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Sleep Apnea


What is Sleep Apnea?

There are three different types of apnea:

  • Obstructive
  • Central
  • Mixed (a combination of obstructive and central)

Obstructive Sleep Apnea (OSA)

This type of apnea is the most common.  Usually the soft tissue in the rear of the throat collapses and closes the airway so that a person stops breathing (apnea event).  This occurs repeatedly during sleep, as frequently as a hundred times an hour and often for a minute or longer. With each apnea, the brain receives a signal to arouse the person from sleep in order to resume breathing, but consequently sleep is extremely fragmented and of poor quality. People with untreated sleep apnea are generally not even aware of the awakenings but only of being sleepy during the day. They may, however, realize that they snore or gasp for air during sleep. Loud snoring, punctuated with periods of silence (the apneas), is typical but is not always present, especially in children.

Central Sleep Apnea

In central sleep apnea, breathing is disrupted regularly during sleep because of the way the brain functions. It is not that you cannot breathe (which is true in obstructive sleep apnea); rather, you do not try to breathe at all. The brain does not tell your muscles to breathe. This type of sleep apnea is usually associated with serious illness, especially an illness in which the lower brainstem — which controls breathing — is affected.  Unlike Obstructive Sleep Apnea, chronic snoring is not necessarily present, although many cases of central sleep apnea are diagnosed in conjunction with a diagnosis of OSA (called Mixed or Complex Sleep Apnea)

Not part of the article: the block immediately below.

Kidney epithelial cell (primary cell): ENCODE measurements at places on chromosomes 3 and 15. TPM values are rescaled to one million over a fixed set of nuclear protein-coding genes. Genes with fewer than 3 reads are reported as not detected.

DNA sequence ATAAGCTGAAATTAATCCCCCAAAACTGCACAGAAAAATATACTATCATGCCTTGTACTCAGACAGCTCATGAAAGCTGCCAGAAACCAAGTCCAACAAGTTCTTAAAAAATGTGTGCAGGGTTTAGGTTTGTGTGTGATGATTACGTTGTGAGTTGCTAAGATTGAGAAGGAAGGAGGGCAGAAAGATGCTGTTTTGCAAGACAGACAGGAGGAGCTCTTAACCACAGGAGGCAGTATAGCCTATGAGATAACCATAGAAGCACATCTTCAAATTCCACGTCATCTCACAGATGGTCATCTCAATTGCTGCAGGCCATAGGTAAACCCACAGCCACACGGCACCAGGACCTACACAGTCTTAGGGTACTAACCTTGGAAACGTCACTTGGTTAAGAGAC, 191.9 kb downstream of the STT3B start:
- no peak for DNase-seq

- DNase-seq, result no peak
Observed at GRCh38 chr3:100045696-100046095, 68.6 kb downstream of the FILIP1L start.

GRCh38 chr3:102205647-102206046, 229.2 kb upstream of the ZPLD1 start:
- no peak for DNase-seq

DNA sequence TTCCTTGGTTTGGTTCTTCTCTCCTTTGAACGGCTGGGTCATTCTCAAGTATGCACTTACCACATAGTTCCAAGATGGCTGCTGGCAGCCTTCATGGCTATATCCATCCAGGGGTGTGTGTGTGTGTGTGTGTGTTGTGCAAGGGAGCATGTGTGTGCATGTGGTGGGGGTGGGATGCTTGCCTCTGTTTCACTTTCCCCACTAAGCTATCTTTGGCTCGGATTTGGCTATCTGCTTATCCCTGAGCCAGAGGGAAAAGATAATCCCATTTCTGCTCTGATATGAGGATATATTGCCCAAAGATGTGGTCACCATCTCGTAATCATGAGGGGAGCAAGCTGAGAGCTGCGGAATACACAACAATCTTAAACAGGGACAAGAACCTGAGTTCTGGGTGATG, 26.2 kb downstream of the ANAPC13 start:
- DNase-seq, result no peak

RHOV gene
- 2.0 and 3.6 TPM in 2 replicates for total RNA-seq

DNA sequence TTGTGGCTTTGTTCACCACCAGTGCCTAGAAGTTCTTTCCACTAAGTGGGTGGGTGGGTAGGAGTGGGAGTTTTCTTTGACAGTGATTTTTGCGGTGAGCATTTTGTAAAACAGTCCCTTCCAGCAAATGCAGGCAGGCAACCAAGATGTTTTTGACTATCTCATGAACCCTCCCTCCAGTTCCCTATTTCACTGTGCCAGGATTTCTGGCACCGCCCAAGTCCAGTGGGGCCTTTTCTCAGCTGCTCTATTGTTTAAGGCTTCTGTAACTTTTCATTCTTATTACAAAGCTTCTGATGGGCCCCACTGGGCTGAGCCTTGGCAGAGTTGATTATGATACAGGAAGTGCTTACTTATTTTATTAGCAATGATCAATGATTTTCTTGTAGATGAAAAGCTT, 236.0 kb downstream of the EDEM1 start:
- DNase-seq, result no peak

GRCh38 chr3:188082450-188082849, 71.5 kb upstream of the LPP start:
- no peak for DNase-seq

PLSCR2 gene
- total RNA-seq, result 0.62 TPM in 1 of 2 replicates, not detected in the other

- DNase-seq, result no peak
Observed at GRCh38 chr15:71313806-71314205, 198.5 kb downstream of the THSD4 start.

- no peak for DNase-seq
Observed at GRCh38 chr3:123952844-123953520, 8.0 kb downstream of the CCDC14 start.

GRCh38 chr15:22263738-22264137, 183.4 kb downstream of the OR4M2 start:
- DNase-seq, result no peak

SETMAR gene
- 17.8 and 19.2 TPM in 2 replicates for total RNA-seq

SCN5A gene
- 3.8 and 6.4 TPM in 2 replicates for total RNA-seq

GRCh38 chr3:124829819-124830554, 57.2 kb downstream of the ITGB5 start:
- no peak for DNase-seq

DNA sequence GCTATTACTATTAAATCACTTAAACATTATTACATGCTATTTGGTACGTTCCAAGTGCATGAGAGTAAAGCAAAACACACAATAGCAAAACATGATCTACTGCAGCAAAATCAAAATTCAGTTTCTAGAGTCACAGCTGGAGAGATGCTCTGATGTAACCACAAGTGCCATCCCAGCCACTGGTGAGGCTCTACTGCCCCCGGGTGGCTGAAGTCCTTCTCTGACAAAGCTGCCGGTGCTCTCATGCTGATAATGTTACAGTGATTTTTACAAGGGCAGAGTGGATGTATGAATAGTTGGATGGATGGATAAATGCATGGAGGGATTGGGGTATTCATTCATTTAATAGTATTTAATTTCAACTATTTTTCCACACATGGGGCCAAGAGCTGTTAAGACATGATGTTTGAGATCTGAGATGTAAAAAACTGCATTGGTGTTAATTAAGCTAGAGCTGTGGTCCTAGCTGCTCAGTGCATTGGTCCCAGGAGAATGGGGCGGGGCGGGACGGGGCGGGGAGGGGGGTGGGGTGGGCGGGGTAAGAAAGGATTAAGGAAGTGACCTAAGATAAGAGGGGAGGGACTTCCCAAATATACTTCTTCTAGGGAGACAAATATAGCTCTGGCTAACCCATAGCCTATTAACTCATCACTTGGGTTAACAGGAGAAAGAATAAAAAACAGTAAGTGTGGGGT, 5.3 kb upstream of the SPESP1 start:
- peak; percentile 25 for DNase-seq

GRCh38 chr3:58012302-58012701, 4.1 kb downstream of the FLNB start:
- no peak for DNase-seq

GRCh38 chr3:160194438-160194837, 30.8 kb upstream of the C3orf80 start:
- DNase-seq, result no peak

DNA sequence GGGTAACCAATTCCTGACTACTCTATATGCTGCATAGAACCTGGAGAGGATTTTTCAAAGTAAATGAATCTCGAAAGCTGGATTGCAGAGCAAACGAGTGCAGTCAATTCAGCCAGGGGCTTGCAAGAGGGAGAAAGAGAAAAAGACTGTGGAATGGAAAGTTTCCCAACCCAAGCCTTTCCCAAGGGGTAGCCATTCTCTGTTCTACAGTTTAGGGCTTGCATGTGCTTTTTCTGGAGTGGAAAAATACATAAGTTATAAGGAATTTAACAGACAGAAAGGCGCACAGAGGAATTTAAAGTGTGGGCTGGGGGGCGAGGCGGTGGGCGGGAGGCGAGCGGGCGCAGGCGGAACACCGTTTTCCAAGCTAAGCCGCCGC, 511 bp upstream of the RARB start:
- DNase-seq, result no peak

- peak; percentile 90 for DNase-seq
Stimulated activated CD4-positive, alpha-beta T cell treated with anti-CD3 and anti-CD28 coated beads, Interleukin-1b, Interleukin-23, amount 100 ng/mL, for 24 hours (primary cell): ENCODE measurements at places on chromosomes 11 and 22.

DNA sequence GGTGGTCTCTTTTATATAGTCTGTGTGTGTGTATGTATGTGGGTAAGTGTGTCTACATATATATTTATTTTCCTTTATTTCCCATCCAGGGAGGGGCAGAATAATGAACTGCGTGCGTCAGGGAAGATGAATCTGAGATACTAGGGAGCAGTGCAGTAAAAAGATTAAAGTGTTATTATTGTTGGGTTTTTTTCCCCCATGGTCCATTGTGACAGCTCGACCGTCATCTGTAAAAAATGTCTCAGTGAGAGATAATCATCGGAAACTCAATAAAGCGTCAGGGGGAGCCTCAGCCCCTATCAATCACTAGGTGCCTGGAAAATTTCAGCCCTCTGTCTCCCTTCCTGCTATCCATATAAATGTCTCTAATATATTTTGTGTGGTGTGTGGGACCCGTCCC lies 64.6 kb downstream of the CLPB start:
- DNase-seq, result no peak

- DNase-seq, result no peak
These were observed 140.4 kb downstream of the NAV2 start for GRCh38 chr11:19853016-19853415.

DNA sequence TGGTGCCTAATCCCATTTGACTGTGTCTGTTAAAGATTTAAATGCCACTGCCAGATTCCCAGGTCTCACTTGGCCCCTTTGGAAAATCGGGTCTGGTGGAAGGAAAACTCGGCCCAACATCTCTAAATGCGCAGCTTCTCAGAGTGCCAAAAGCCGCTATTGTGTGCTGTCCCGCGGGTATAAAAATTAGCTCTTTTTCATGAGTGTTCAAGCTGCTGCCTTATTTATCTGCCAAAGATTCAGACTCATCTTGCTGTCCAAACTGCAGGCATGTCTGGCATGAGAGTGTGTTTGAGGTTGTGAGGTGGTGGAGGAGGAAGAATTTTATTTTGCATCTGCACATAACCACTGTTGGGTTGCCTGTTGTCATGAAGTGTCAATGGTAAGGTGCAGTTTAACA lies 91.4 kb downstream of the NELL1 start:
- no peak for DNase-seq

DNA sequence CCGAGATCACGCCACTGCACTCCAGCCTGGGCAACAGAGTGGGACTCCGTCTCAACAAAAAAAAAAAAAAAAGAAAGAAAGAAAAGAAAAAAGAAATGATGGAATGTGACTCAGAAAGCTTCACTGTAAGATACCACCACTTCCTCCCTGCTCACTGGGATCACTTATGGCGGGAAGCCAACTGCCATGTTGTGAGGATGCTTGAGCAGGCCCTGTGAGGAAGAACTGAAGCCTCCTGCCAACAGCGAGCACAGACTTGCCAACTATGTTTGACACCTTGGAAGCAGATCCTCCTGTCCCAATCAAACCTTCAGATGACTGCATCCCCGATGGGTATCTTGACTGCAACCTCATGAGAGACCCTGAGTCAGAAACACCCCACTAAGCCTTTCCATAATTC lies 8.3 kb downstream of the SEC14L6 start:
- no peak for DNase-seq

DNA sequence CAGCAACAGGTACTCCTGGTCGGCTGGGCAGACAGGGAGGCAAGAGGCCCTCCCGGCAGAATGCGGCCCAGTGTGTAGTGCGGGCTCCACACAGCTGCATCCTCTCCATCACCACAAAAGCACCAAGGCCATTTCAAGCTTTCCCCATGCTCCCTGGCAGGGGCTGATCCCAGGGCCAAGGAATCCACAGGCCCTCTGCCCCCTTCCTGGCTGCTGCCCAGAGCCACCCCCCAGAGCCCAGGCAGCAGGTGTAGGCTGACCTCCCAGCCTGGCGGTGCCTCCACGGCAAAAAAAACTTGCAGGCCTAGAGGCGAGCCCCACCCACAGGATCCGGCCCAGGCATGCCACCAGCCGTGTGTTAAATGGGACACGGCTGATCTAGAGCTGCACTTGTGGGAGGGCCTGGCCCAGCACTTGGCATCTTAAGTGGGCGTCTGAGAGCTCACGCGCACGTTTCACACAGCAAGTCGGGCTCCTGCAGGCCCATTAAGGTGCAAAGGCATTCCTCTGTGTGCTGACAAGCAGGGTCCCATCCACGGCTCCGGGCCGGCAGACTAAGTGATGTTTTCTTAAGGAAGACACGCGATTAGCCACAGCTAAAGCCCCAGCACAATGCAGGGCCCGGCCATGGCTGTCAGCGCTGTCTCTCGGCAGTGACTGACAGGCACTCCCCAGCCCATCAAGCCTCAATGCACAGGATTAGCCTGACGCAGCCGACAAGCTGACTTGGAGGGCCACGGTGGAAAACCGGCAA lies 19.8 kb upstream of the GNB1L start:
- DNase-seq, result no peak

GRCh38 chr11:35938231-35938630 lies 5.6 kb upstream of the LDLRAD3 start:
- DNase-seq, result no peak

Clinical Symptoms of Sleep Apnea


Common Symptoms

  • Daytime Sleepiness/Fatigue
  • Chronic Snoring
  • Choking/Gasping for Breath During Sleep
  • Fragmented and Unrefreshed Sleep
Related Symptoms
  • Morning Headaches
  • Learning and Memory Difficulties
  • Difficulty Concentrating
  • Personality Change
  • Irritability
  • Sexual Dysfunction
  • Depression

Health Implications

Research continues to provide evidence of a link between Sleep Apnea and a growing number of long-term health issues. Cancer
  • 5X greater mortality risk
  • Hypertension (High Blood Pressure)
  • Cardiac Arrythmias
  • Pulmonary Hypertension
  • Stroke
  • Diabetes
  • Metabolic Syndrome
  • Obesity
  • Dyslipidemia
  • Motor Vehicle Accidents
  • On the Job Accidents
  • Increased Healthcare Utilization